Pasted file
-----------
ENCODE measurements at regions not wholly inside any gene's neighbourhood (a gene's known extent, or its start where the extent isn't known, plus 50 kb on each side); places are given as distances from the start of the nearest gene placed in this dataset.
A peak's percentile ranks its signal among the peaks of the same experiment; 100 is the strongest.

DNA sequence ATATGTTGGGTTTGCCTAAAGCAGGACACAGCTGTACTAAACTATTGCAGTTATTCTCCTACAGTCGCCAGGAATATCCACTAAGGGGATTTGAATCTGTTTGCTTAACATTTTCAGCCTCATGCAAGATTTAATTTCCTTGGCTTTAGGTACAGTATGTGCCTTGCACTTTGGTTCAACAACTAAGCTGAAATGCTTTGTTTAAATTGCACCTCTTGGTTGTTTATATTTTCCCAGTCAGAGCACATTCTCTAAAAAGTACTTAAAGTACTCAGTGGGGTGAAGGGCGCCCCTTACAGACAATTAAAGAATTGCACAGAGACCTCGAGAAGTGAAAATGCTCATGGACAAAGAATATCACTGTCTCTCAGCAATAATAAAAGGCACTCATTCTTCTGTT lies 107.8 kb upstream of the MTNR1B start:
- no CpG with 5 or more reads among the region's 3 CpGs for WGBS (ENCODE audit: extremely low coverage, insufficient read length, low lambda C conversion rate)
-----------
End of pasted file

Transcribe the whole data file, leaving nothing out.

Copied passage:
ENCODE measurements at regions not wholly inside any gene's neighbourhood (a gene's known extent, or its start where the extent isn't known, plus 50 kb on each side); places are given as distances from the start of the nearest gene placed in this dataset.
A peak's percentile ranks its signal among the peaks of the same experiment; 100 is the strongest.

DNA sequence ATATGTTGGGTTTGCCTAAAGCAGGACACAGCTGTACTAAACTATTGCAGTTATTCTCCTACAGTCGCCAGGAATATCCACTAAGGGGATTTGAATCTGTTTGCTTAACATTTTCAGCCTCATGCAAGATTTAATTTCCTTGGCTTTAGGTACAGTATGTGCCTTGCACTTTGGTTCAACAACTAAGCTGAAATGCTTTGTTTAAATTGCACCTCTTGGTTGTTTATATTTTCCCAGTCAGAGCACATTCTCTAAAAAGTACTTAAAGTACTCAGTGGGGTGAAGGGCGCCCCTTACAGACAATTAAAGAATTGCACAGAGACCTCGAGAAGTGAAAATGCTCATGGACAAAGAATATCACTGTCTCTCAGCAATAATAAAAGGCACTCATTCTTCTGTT lies 107.8 kb upstream of the MTNR1B start:
- no CpG with 5 or more reads among the region's 3 CpGs for WGBS (ENCODE audit: extremely low coverage, insufficient read length, low lambda C conversion rate)